Arthur Kornberg receives one half of the Nobel Prize for Physiology or Medicine along with Severo Ochoa "for their discovery of the mechanisms in the biological synthesis of ribonucleic acid and deoxyribonucleic acid".
Arthur Kornberg visits Professor H. A. Barker at the University of California at Berkeley.
Arthur Kornberg assumes the chairmanship of the Department of Microbiology of Washington University School of Medicine in St. Louis. In 1953 F.Crick and J. Watson at Cambridge University have just discovered the chemical structure of the DNA molecule. Kornberg's group is now able to build the decoded form of DNA that directs the production of proteins in cells and then they discover the chemical catalyst responsible for the synthesis of DNA.
Arthur Kornberg enrols at the premedical program at City College of New York, where he majors in biology and chemistry in 1937.
Arthur Kornberg dies at 89 at Stanford Hospital from respiratory failure.
Arthur Kornberg enters the University of Rochester School of Medicine. Here he becomes passionate of enzymes—the protein catalysts of chemical reactions.
Arthur Kornberg marries Sylvy Ruth Levy, who is also a biochemist, and who frequently collaborates in her husband's research.
Arthur Kornberg is appointed Professor of Biochemistry and Chairman of the Department of Biochemistry at Stanford University, where he continues his research on DNA biosynthesis with Mehran Goulian. In 1966, Kornberg crafts the first artificial viral DNA. In 1988, Kornberg moves to emeritus status, but he continues to run a lab until his hospitalization.
Arthur Kornberg begins his internship in the University of Rochester 's affiliated institution, Strong Memorial Hospital.
Arthur Kornberg visits Professor Carl Cori at Washington University School of Medicine.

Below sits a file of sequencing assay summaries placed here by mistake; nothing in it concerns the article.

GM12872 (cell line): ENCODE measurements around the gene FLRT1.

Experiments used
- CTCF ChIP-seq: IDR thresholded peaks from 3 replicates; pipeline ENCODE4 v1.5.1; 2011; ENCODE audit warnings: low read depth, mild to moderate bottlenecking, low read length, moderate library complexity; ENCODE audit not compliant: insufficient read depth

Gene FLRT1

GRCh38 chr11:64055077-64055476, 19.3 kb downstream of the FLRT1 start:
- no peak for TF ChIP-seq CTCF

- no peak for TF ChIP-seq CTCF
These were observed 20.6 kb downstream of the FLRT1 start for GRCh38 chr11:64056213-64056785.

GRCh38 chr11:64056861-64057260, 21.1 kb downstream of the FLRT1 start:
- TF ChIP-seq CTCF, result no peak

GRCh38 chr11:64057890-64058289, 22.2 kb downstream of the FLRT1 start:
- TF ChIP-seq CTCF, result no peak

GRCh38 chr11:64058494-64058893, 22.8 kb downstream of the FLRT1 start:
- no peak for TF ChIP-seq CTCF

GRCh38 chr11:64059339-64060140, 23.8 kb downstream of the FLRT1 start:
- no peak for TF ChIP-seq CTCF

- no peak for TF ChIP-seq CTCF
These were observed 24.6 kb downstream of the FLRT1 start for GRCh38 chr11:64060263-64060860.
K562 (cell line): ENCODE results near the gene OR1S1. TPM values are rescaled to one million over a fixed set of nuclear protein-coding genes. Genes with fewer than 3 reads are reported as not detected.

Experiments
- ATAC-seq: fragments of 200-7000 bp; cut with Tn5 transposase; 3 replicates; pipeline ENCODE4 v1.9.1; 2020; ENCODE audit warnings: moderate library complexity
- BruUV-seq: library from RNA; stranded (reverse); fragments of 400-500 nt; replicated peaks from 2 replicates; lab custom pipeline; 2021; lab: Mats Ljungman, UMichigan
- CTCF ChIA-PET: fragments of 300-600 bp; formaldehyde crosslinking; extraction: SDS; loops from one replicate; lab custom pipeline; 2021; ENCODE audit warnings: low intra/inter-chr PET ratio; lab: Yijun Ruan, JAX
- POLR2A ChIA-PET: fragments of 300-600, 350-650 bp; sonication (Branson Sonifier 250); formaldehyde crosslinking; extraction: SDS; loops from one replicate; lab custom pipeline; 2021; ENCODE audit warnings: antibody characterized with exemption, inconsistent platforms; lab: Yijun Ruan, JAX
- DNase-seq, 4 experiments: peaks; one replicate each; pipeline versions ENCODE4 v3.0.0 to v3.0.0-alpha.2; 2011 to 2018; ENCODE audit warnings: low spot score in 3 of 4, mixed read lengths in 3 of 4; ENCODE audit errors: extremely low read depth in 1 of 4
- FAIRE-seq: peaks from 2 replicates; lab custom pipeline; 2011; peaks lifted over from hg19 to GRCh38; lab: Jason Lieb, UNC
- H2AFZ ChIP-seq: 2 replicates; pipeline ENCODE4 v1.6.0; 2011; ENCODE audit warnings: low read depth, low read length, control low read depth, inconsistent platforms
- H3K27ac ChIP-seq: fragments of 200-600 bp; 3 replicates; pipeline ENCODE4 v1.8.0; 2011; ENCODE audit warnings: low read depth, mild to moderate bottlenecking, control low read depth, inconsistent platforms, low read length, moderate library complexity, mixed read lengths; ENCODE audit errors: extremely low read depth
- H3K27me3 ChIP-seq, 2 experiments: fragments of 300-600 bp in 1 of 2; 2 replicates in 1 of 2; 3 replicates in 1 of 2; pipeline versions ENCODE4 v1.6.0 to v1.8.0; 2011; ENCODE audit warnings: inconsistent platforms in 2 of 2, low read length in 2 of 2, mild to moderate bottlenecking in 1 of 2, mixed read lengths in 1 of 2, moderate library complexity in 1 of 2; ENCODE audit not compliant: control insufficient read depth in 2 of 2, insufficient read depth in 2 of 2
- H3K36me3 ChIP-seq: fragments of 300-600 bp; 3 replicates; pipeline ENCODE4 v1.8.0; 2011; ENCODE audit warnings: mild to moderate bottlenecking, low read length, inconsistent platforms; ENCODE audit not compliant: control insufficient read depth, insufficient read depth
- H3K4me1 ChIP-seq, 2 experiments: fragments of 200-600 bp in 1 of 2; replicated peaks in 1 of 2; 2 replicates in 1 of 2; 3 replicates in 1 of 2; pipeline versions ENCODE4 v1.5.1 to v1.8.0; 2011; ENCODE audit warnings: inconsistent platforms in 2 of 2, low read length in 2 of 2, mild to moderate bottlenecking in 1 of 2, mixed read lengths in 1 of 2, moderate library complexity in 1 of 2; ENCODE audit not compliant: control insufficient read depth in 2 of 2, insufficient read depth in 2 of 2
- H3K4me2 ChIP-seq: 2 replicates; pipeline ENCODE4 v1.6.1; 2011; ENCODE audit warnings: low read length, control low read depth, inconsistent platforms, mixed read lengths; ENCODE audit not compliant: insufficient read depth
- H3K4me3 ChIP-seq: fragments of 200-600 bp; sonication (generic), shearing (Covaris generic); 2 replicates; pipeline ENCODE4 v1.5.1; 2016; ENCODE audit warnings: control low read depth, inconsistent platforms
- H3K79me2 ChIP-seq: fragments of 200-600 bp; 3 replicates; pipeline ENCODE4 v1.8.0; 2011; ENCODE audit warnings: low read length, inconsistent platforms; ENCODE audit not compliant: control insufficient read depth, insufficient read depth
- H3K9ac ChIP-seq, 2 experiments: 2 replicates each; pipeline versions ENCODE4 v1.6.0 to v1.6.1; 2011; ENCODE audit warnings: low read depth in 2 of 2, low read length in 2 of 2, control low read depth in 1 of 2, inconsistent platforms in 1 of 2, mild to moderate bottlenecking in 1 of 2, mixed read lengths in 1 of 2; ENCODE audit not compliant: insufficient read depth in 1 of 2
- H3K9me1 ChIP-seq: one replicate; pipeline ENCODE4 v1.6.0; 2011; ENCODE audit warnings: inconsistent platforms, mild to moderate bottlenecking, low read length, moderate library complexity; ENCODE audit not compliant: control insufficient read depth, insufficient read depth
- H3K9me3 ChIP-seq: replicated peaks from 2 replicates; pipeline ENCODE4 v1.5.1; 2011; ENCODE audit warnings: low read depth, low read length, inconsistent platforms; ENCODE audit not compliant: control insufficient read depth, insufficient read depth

Arthur Kornberg graduates from Abraham Lincoln High School at age fifteen.
Arthur Kornberg discovers deoxyribonucleic acid (DNA) in the common intestinal bacterium Escherichia coli. Kornberg calls it DNA polymerase. Establishing that this enzyme catalyses the production of new DNA strands, Kornberg demonstrates how a single strand of DNA forms new strands of nucleotides, and proves the double helix structure of DNA.
Arthur Kornberg visits Professor Severo Ochoa at New York University School of Medicine. Here he widens his knowledge in enzymology.
Arthur Kornberg is born in Brooklyn to Joseph Kornberg, hardware store worker and his wife, Lena Katz.
After receiving a lieutenant junior grade in the United States Coast Guard, Kornberg serves in the nutrition section of the division of physiology at NIH from 1942 to 1945, then, from 1947 to 1952, as Chief of the division's enzymes and metabolism section. While at NIH, he becomes an authority on the biochemistry of enzymes, including the production of coenzymes. To synthesize these, he uses a condensation reaction, in which phosphate is eliminated from the molecule used to form the enzymes.